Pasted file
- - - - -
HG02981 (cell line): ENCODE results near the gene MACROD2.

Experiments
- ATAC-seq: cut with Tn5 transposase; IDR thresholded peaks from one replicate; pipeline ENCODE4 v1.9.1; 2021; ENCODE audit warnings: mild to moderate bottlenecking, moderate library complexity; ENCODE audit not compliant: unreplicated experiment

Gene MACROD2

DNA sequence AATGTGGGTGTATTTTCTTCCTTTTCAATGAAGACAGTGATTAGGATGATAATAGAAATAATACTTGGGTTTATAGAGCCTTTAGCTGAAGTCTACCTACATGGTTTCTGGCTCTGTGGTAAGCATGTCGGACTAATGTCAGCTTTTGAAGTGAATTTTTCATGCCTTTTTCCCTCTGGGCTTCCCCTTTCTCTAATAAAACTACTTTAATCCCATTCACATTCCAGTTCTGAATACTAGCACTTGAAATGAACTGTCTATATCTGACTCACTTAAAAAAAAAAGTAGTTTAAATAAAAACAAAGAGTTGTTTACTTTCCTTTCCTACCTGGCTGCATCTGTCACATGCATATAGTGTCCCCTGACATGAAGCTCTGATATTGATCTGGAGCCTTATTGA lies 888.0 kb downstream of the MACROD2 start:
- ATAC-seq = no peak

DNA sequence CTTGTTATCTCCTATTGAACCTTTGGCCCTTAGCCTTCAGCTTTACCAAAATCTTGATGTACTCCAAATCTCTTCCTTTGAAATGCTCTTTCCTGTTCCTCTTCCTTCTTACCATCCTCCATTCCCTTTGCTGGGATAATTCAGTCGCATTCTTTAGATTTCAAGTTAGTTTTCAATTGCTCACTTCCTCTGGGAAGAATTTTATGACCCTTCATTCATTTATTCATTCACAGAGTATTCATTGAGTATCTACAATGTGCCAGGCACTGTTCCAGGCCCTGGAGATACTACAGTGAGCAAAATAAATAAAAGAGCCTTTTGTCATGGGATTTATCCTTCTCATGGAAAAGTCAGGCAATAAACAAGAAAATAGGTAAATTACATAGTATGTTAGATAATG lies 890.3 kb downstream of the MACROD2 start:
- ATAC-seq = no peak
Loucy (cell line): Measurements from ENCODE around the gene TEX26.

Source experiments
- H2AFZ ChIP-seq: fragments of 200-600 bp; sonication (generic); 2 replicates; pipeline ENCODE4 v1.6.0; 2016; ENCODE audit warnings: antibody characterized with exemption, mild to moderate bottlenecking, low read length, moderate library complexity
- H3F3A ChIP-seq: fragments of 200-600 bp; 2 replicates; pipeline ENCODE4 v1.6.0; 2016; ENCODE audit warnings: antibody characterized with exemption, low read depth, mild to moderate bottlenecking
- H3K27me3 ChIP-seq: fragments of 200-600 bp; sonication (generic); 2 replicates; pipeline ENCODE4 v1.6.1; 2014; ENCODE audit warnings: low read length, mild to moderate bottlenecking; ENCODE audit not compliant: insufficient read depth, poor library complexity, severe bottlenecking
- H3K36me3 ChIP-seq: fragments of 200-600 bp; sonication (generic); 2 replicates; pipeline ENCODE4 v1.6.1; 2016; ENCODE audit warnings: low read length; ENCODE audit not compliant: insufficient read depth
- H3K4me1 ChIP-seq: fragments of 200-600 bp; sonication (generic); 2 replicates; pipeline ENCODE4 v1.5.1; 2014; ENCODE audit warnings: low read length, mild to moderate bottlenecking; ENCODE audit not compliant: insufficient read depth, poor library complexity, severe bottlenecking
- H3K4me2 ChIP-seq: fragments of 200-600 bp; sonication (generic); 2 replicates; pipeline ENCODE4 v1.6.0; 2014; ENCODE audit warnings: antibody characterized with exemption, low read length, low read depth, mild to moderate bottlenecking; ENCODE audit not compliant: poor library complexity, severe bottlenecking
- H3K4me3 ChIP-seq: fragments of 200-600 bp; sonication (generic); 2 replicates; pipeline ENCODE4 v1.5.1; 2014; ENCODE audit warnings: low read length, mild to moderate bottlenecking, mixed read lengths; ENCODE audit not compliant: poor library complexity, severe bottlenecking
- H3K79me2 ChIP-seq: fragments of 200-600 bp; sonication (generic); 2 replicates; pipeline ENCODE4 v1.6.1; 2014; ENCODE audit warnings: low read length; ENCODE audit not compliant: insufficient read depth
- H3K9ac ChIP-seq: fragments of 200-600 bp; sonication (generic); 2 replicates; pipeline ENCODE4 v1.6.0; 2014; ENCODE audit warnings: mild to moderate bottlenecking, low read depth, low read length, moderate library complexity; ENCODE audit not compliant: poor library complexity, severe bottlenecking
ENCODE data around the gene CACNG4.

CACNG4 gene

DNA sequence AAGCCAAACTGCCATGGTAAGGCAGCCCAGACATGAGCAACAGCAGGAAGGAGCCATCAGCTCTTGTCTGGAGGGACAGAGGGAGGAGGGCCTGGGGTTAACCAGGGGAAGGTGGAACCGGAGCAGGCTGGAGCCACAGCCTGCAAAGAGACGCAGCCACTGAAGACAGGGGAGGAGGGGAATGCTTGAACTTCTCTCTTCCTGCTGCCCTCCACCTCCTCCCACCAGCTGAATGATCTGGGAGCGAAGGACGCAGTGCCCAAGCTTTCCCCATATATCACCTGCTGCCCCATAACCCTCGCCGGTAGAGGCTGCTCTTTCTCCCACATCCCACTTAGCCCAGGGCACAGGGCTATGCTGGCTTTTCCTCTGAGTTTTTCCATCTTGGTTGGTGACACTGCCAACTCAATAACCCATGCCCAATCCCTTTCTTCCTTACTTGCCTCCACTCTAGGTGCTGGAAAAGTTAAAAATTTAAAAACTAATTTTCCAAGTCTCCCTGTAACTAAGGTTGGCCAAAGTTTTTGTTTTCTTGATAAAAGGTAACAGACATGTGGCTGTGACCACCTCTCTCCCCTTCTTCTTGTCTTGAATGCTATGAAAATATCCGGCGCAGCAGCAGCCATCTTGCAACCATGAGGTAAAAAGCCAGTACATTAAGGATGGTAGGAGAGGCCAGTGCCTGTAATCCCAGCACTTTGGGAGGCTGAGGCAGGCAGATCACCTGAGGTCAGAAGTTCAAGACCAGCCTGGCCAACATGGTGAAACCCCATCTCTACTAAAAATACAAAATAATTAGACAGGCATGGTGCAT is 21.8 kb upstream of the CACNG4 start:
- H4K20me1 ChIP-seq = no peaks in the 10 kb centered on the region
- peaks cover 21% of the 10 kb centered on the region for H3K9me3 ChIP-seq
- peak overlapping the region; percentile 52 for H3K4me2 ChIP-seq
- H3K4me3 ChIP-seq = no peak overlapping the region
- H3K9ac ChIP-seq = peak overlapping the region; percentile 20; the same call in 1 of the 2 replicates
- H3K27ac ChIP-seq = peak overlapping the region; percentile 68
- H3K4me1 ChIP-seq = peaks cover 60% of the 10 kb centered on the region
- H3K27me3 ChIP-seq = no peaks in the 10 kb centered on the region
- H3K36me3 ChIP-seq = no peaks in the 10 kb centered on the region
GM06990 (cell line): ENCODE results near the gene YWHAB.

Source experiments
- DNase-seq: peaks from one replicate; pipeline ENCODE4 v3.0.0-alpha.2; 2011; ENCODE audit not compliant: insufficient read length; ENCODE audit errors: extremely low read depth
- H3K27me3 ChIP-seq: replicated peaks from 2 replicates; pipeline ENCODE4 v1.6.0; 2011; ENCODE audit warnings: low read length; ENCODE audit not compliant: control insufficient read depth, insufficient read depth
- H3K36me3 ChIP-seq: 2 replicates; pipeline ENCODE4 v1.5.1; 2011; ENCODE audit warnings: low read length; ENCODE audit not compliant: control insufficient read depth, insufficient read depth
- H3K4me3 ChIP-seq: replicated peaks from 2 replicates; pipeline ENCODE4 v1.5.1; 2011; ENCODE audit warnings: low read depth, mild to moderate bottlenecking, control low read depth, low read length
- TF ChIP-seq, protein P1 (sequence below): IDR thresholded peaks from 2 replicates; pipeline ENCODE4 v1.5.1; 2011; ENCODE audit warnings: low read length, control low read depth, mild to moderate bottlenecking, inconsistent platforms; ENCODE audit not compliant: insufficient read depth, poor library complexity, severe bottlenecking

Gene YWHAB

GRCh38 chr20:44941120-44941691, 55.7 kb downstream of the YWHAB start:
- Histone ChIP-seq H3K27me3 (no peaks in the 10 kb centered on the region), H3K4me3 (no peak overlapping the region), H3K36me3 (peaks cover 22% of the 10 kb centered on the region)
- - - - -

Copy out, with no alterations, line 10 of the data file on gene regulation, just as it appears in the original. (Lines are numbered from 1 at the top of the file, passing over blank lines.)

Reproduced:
Source experiments